My opinion has long been that there aren’t any great Chinese restaurants in San Diego, but I’ve either softened my stance or things are changing for the better.
For one, we’ve started to see an influx of heralded Tawainese restaurant brands opening. The hand-pulled noodles of Mama Liang’s Kitchen come to mind, and someday soon we’ll get to indulge in the xiao long bao (soup dumplings) of world-renowned Din Tai Fung, currently building a location at the UTC mall.
But dang it if Hillcrest didn’t catch me by surprise. It’s not long since I enjoyed the fusion of newcomer Whistling Duck Tavern. This time around I found myself digging the handmade dumplings at the recently opened Great Wow.
This had previously been a Convoy Street restaurant. I had it on my to-do list but never made it by, as it lasted less than a year before heading south to share a space with the Trinitea boba counter — a move that could be genius but is not without risk. Now it sits on Fifth, just off University, joining a block besieged by an almost comically high rate of restaurant turnover.
Wisely, Great Wow didn’t overly invest on décor. Spaced-out strips of unfinished wood stripe the walls of a space furnished with no-frills wooden booths and furniture. A lovely painted room divider lends a little cultural color, along with a world map drawn at a time cartographers didn’t know America had a Pacific Northwest.
The menu’s a thin photo album depicting three to six dishes per page. Splitting the meal, my friend and I started with a combo of four veggie sides. The platter of seaweed salad, tofu salad, sesame-flavored wood ear mushrooms, and a mix of shredded carrots and daikon radish didn’t exactly “wow” but seemed a bargain at seven bucks. Besides, we just needed a healthy bed of fiber to prepare for a mini onslaught of pork.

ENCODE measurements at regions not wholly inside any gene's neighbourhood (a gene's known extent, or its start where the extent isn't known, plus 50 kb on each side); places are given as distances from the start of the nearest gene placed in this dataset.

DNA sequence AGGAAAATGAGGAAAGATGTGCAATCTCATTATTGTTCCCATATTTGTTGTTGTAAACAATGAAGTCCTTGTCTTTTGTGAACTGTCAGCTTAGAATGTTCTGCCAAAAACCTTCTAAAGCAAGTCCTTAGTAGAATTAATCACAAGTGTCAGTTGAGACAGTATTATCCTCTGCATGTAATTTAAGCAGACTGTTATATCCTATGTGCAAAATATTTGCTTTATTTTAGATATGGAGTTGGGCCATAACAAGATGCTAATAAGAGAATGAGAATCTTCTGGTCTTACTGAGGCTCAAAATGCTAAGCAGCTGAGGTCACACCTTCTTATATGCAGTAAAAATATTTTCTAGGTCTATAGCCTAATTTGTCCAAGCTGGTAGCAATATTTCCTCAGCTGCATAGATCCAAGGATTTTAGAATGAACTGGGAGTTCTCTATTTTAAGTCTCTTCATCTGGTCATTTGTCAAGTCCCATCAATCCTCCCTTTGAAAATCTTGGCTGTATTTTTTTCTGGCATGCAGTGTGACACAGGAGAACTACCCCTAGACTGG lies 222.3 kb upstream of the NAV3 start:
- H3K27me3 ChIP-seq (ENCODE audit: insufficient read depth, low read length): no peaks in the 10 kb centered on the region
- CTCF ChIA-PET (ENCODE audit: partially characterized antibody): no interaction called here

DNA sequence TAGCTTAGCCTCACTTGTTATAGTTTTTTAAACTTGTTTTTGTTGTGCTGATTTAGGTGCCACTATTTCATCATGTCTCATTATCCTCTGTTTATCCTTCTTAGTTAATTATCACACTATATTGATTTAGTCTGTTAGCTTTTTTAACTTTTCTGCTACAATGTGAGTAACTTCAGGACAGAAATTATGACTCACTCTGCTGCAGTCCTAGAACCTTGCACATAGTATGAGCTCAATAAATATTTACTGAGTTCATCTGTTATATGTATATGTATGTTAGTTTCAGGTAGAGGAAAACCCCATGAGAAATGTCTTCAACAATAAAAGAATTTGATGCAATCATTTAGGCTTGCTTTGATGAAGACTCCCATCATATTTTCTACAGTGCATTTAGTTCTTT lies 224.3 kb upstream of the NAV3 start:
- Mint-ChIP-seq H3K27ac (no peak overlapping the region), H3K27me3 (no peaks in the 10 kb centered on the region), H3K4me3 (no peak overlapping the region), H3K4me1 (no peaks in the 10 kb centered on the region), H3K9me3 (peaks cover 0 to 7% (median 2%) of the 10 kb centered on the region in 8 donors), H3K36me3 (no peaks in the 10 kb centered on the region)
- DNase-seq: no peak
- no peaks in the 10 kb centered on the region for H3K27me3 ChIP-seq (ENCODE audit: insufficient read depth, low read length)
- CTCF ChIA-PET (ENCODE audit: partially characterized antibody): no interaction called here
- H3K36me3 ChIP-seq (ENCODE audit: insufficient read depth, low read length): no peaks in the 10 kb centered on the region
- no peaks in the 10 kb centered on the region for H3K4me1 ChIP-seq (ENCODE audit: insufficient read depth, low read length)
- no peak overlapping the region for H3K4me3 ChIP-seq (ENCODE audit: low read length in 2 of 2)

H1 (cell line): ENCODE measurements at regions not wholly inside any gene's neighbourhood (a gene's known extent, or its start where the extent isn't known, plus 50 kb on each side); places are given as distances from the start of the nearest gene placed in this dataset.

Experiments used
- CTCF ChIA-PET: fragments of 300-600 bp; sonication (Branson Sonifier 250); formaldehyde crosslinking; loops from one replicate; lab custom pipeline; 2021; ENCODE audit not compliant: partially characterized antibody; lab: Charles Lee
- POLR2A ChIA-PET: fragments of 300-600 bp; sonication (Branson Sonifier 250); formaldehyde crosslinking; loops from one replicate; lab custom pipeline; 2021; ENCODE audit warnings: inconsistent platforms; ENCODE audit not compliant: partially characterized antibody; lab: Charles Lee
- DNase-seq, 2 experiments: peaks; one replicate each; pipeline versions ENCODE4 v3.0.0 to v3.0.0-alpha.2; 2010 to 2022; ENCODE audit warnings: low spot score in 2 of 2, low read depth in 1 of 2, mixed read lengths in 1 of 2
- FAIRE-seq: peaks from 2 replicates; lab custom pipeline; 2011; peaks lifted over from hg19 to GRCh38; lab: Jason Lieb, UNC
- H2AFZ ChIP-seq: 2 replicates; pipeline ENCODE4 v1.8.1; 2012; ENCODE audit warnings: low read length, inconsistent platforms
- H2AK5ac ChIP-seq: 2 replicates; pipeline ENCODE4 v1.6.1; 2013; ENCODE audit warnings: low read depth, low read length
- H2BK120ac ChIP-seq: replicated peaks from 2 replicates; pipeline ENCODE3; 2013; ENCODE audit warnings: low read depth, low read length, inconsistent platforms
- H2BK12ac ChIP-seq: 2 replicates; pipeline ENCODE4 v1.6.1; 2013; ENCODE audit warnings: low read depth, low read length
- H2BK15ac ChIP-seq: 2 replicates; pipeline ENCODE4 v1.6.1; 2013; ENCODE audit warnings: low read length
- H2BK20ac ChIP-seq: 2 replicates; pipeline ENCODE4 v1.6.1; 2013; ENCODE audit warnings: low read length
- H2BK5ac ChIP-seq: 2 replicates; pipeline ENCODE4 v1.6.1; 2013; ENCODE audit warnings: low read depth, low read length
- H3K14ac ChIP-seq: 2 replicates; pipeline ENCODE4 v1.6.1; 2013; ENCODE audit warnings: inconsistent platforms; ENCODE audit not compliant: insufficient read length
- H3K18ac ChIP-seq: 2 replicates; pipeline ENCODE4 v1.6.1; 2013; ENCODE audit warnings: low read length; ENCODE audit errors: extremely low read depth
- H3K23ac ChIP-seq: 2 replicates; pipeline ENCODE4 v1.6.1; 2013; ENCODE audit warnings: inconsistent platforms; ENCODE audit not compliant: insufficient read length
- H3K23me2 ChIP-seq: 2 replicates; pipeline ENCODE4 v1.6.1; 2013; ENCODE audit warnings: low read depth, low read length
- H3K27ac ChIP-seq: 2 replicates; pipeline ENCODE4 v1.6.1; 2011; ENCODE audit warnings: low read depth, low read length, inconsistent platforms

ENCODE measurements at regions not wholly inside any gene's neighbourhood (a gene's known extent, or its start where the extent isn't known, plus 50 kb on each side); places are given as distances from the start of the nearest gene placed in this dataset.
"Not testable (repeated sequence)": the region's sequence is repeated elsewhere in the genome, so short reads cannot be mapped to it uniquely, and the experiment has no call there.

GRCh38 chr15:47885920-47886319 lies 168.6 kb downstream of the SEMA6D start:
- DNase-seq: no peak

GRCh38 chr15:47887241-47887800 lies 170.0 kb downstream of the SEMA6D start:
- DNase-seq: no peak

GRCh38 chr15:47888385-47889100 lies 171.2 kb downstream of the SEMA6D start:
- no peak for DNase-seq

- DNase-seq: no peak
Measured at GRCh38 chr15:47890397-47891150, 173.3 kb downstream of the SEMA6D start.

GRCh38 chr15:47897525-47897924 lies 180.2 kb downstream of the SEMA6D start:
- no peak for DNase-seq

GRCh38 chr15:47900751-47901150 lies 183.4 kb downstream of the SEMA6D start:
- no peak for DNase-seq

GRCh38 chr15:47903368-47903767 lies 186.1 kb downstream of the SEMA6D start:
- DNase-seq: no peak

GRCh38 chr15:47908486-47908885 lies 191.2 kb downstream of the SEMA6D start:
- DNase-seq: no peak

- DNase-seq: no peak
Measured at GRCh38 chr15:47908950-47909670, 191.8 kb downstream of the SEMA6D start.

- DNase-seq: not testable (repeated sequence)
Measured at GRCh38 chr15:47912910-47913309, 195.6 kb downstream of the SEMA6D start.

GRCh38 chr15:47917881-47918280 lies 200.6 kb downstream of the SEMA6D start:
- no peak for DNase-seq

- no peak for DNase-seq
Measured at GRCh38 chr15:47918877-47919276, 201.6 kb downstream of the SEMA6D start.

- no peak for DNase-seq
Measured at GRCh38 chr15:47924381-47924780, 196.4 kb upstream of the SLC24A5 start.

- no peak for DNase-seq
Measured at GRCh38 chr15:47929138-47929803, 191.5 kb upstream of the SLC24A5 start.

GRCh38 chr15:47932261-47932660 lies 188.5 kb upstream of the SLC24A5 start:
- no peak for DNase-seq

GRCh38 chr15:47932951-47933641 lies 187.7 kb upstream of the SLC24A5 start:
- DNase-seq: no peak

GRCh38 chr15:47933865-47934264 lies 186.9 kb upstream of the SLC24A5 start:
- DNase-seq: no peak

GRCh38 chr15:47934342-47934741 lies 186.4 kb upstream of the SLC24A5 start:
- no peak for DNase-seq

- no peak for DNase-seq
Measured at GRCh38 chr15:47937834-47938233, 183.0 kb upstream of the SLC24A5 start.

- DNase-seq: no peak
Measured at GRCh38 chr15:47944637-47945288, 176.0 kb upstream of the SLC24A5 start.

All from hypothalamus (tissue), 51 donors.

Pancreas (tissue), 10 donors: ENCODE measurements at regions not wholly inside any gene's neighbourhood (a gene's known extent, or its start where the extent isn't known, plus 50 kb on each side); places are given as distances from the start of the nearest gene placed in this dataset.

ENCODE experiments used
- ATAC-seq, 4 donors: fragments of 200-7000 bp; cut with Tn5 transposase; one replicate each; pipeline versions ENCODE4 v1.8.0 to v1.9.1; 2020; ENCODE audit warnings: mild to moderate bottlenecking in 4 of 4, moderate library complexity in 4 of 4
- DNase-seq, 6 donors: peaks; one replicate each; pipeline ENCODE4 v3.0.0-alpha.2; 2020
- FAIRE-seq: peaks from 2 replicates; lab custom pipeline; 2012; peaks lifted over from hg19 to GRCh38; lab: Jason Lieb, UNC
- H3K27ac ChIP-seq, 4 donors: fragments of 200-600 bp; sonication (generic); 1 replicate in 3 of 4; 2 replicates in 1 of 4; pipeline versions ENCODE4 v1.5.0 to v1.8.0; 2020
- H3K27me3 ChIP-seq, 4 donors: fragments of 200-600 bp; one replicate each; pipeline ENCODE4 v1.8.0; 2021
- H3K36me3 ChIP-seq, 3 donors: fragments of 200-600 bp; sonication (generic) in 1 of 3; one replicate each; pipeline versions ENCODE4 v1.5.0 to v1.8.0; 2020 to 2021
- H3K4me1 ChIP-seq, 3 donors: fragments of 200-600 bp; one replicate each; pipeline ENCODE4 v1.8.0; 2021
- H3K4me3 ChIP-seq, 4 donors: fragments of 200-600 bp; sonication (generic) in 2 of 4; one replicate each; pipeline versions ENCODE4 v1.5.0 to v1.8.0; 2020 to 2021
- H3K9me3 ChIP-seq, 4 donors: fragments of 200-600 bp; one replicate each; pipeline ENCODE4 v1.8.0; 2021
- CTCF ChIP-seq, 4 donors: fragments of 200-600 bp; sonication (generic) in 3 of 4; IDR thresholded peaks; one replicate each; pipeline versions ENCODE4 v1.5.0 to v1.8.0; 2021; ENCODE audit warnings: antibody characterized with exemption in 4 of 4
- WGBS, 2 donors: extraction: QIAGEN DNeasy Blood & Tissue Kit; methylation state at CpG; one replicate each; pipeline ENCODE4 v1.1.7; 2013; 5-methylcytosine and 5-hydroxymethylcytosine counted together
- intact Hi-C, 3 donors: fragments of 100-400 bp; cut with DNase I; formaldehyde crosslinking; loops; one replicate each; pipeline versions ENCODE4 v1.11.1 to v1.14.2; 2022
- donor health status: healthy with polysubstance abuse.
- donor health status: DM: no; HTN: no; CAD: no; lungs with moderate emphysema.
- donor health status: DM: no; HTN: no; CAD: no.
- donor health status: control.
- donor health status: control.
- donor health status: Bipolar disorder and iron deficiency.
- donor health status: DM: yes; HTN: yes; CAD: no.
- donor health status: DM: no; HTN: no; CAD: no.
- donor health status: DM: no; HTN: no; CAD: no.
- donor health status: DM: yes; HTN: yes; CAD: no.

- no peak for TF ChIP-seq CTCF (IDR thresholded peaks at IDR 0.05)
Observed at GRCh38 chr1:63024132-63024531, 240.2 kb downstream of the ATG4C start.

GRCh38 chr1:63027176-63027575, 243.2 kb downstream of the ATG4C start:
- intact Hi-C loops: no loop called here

3865 Fifth Avenue, Hillcrest
Our top priority was an order of soup dumplings — six bucks for a tray of six filled with a seasoned pork and green onion mixture, its fatty oils melting into a soup broth when steamed. They don’t exactly compare to the aforementioned Din Tai Fung xiao long bao, but for a little shop in Hillcrest, they pull it off — dress them with chile oil and black vinegar to put them over the top.
We also tried the ten-dollar dish dubbed thousand-layer pie. All credit to the nomenclature here, which makes it sound like the stuff of legend. Really, it’s a thick serving of scallion pancake interspersed with a few layers of minced pork, then fried. Call it Chinese lasagna if you want to. It’s savory for days and something I’d gladly eat again.
Best of the bunch were the pork wontons served in a bowl of spicy sauce. I had to wave my approval to the woman wrapping them, one by one, behind a window along the back wall. Slippery, chewy, and delicious, they epitomized the appeal of Great Wow — simple, Shanghai-style dishes, now available in Hillcrest.